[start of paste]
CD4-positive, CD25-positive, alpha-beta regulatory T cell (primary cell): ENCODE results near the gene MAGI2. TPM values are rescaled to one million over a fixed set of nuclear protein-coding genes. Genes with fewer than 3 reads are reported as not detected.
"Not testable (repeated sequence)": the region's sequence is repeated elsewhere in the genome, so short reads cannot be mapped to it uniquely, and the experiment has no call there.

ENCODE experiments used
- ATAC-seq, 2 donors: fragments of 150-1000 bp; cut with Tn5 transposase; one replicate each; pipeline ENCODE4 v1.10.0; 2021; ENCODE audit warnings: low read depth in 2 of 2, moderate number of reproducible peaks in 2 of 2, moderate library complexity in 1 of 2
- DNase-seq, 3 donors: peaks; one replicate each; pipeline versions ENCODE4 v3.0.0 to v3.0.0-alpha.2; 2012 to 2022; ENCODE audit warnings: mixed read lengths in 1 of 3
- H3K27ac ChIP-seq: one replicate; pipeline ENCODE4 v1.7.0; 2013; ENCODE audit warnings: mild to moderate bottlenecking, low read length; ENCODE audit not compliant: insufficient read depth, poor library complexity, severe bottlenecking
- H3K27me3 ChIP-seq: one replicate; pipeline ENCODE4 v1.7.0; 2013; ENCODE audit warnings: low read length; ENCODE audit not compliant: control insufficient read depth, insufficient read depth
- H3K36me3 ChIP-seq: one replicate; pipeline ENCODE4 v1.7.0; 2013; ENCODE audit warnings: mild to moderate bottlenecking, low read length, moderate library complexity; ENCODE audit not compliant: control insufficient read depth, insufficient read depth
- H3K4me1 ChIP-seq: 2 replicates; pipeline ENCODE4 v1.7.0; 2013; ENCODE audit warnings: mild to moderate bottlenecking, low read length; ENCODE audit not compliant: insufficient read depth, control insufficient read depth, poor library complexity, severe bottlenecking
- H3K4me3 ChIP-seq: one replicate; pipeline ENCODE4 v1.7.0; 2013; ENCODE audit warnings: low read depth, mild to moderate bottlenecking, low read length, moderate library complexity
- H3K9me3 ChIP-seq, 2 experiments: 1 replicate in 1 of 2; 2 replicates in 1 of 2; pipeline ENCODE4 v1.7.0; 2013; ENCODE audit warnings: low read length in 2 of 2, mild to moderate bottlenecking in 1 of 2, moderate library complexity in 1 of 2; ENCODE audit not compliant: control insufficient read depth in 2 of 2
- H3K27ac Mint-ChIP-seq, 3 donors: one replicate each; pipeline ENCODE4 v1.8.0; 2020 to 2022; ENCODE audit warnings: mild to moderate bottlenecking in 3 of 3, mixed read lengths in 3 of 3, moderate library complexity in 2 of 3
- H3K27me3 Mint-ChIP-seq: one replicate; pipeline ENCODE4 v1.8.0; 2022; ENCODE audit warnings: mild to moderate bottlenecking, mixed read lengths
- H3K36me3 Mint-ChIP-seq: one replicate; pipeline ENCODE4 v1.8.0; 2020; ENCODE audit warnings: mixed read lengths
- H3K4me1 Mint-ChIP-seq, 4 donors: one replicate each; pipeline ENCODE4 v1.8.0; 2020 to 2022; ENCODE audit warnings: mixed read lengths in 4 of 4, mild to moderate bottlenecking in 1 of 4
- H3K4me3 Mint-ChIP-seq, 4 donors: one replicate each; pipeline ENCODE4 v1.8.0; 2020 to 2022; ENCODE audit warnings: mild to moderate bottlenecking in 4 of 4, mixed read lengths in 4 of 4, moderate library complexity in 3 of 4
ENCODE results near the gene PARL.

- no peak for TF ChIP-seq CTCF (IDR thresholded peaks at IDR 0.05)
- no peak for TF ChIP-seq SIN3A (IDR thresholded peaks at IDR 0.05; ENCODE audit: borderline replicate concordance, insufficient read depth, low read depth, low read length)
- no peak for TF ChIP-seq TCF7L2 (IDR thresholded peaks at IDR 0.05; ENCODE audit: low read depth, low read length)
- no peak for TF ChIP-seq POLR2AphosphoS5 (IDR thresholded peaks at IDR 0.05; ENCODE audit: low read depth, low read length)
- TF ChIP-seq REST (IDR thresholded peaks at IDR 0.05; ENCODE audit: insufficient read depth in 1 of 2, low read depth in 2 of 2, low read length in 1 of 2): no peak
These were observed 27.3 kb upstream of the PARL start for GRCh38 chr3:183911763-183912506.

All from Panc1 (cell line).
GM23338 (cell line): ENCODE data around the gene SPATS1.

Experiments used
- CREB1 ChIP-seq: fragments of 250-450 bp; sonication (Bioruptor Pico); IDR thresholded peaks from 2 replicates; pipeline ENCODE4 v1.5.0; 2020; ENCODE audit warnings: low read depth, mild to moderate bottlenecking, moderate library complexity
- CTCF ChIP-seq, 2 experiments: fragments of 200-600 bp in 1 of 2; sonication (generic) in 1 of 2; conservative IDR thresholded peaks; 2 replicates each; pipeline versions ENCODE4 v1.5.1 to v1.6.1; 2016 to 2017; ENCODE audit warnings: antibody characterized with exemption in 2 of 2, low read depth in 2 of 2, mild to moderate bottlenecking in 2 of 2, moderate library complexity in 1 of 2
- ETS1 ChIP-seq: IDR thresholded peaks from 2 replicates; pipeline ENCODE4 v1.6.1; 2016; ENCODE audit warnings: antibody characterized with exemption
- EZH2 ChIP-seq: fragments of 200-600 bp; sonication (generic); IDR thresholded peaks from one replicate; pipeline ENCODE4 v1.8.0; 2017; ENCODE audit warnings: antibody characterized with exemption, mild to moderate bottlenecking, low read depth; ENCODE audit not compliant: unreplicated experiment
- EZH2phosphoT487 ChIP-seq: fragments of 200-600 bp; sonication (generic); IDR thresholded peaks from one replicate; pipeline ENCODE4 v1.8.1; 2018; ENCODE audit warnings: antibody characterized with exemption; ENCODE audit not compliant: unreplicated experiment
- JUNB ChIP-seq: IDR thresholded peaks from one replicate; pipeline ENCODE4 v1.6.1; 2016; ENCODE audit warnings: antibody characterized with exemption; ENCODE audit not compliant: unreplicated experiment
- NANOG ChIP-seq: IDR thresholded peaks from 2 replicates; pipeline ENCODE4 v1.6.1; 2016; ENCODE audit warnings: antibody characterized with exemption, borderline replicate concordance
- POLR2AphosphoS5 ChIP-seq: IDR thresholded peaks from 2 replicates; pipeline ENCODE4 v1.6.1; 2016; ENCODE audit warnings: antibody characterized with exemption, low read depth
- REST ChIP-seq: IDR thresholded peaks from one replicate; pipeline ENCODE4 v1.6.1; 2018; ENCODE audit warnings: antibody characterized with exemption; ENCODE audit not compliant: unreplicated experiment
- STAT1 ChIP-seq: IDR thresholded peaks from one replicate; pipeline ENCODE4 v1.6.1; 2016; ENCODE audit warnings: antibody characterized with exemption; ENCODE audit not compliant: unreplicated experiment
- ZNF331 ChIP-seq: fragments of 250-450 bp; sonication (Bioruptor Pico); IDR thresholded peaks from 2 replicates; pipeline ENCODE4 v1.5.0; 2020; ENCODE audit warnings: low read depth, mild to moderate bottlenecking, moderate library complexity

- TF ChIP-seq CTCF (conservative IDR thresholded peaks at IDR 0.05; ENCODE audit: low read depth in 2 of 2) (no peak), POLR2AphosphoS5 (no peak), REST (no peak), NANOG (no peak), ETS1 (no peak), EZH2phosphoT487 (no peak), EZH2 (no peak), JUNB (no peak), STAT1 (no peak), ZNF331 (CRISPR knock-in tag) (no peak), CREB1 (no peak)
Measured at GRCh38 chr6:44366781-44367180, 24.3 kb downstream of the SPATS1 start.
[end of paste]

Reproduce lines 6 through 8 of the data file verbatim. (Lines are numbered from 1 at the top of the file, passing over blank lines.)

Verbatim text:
- H3K27ac ChIP-seq: one replicate; pipeline ENCODE4 v1.7.0; 2013; ENCODE audit warnings: mild to moderate bottlenecking, low read length; ENCODE audit not compliant: insufficient read depth, poor library complexity, severe bottlenecking
- H3K27me3 ChIP-seq: one replicate; pipeline ENCODE4 v1.7.0; 2013; ENCODE audit warnings: low read length; ENCODE audit not compliant: control insufficient read depth, insufficient read depth
- H3K36me3 ChIP-seq: one replicate; pipeline ENCODE4 v1.7.0; 2013; ENCODE audit warnings: mild to moderate bottlenecking, low read length, moderate library complexity; ENCODE audit not compliant: control insufficient read depth, insufficient read depth